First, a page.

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It is possible to shoot a Brickfilm with any webcam. But there are some things I would look for if I was to buy a new webcam for this purpose:
- I prefer notebook webcams, as these models are generally smaller and often come with a clip to attach them conveniently to extremely simple LEGO camera rigs.
- Webcams with a CCD chips result in better images than CMOS-based web cams because of their higher sensitivity, which reduces the amount of noise in the image.
- My first webcam had a wide angle lens, which required it to be placed closer to the action. This increased the risk of accidentally touching the webcam while animating. It is my experience that it is then almost impossible to re-align the camera exactly as it was before, so the shot is spoiled.
- Ensure the webcam has a manual exposure setting. If exposure is under full control of the webcam itself, it is extremely difficult to make close-up shots without huge illumination problems.
- Ensure the webcam has a manual white balance setting. Webcams that only support automatic white balance will distort your colors if there is insufficient white (or gray) in your picture. If your camera only supports automatic white balance, the solution is to always have sufficient white areas in your picture. A useful trick is to set the webcam to a higher resolution than the recorded image and position white bricks just outside the capture area. This will often trick the camera into choosing a sensible white balance without the bricks themselves showing up in your scene.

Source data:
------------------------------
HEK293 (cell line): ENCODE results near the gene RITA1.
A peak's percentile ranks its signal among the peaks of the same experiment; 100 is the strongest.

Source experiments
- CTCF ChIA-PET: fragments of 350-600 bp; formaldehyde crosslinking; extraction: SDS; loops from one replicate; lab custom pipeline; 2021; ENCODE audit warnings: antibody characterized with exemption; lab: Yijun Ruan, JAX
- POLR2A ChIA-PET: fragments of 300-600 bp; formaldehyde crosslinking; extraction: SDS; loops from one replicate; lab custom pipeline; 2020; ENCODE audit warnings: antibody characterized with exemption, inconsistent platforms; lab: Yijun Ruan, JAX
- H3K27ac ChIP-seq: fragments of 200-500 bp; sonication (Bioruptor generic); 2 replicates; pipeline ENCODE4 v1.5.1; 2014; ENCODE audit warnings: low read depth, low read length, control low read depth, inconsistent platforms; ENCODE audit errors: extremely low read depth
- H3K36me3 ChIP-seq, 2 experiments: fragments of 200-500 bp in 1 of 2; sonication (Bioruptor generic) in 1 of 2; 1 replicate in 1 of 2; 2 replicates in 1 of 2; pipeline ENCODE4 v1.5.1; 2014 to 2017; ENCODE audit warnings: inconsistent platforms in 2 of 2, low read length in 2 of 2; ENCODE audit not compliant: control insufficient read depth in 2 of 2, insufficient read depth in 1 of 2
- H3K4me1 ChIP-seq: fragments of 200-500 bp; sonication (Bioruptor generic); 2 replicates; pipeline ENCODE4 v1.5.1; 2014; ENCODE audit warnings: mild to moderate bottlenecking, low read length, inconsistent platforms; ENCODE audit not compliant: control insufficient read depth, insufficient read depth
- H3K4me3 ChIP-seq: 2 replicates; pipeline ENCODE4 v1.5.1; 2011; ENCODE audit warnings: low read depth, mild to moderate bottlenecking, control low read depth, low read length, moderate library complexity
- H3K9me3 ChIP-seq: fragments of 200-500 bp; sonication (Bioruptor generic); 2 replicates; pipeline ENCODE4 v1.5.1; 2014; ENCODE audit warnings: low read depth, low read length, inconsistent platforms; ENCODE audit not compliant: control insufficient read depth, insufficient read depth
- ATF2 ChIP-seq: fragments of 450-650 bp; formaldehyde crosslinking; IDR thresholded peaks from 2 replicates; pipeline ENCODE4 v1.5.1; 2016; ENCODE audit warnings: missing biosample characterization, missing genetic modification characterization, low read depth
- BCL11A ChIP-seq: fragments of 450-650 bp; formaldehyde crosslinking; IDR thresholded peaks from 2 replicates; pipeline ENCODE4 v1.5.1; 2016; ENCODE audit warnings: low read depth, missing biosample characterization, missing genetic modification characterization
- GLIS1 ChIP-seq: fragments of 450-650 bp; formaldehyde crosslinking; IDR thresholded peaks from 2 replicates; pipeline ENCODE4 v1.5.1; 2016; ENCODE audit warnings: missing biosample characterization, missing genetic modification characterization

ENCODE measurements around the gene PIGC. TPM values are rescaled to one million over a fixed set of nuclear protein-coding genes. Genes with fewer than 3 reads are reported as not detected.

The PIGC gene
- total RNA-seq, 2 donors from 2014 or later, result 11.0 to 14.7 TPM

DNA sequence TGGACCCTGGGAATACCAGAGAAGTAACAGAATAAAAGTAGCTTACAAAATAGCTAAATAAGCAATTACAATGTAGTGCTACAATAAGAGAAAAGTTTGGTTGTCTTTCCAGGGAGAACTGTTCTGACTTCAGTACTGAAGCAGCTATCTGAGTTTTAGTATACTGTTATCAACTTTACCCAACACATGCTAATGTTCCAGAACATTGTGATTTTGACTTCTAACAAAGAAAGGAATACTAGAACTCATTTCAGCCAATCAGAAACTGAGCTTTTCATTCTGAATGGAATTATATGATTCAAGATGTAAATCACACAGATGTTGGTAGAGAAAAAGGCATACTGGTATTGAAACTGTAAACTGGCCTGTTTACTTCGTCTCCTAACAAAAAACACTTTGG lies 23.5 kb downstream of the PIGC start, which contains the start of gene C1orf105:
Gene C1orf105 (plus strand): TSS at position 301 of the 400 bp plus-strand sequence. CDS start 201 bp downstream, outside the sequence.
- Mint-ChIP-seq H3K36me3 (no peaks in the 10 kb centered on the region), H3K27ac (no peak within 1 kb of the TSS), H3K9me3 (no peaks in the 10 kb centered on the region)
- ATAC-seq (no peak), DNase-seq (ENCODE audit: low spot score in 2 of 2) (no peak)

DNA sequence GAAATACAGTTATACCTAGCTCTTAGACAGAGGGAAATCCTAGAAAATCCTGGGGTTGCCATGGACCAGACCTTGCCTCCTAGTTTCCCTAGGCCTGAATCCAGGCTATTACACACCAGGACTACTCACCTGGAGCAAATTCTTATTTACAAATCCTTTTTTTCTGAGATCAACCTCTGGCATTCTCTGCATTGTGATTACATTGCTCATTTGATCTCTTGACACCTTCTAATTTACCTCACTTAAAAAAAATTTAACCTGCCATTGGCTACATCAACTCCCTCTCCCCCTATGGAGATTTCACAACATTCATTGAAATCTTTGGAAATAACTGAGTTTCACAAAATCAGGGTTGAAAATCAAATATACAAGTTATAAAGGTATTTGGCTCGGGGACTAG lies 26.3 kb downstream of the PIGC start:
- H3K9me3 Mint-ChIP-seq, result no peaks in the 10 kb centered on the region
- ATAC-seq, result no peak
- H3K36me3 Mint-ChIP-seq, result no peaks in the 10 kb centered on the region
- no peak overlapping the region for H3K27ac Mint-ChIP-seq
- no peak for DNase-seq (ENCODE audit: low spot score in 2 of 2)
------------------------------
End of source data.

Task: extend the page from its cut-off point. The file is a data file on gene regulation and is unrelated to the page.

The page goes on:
- Ensure if the webcam has the possibility to (gently) adjust focus to make the object of interest clearly visible in your shot.
I am at this moment happily using a "Logitech QuickCam for Notebooks Deluxe" myself.